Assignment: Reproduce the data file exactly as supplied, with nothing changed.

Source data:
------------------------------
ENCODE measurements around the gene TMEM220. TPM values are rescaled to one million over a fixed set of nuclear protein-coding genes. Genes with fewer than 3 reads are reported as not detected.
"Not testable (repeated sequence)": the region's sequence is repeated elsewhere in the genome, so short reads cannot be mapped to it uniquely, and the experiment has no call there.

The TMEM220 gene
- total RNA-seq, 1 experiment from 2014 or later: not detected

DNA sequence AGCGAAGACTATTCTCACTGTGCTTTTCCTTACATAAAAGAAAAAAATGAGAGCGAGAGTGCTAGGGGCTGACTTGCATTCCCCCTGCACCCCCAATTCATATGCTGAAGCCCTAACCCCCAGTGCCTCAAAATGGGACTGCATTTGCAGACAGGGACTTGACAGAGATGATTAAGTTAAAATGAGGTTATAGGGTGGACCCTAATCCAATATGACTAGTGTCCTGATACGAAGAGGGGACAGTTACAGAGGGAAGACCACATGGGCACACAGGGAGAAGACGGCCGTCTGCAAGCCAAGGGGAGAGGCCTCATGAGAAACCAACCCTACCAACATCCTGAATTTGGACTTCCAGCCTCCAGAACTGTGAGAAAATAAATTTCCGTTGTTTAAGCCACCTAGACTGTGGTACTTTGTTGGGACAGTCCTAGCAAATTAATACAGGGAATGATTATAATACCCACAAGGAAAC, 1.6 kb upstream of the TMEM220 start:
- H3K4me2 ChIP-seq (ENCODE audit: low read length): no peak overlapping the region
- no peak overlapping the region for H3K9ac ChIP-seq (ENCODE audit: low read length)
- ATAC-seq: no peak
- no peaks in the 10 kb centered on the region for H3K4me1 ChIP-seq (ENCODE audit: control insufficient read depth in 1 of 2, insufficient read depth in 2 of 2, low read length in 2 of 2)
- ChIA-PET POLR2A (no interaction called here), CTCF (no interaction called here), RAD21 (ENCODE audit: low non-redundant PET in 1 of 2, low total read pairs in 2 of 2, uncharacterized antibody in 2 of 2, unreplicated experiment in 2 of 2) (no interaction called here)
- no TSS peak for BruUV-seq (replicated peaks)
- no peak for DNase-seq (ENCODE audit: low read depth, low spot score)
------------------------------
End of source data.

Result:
ENCODE measurements around the gene TMEM220. TPM values are rescaled to one million over a fixed set of nuclear protein-coding genes. Genes with fewer than 3 reads are reported as not detected.
"Not testable (repeated sequence)": the region's sequence is repeated elsewhere in the genome, so short reads cannot be mapped to it uniquely, and the experiment has no call there.

The TMEM220 gene
- total RNA-seq, 1 experiment from 2014 or later: not detected

DNA sequence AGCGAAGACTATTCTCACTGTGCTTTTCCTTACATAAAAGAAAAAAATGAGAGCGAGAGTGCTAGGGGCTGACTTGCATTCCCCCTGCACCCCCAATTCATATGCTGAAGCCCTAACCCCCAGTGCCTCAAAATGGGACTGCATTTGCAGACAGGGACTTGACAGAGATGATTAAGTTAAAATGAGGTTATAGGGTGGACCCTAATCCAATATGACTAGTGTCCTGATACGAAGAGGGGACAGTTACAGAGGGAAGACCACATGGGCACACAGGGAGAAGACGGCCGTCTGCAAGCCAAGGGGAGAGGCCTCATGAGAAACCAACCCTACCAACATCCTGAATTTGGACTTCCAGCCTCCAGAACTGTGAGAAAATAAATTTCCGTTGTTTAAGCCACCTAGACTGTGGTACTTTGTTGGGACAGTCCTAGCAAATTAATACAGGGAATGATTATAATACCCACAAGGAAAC, 1.6 kb upstream of the TMEM220 start:
- H3K4me2 ChIP-seq (ENCODE audit: low read length): no peak overlapping the region
- no peak overlapping the region for H3K9ac ChIP-seq (ENCODE audit: low read length)
- ATAC-seq: no peak
- no peaks in the 10 kb centered on the region for H3K4me1 ChIP-seq (ENCODE audit: control insufficient read depth in 1 of 2, insufficient read depth in 2 of 2, low read length in 2 of 2)
- ChIA-PET POLR2A (no interaction called here), CTCF (no interaction called here), RAD21 (ENCODE audit: low non-redundant PET in 1 of 2, low total read pairs in 2 of 2, uncharacterized antibody in 2 of 2, unreplicated experiment in 2 of 2) (no interaction called here)
- no TSS peak for BruUV-seq (replicated peaks)
- no peak for DNase-seq (ENCODE audit: low read depth, low spot score)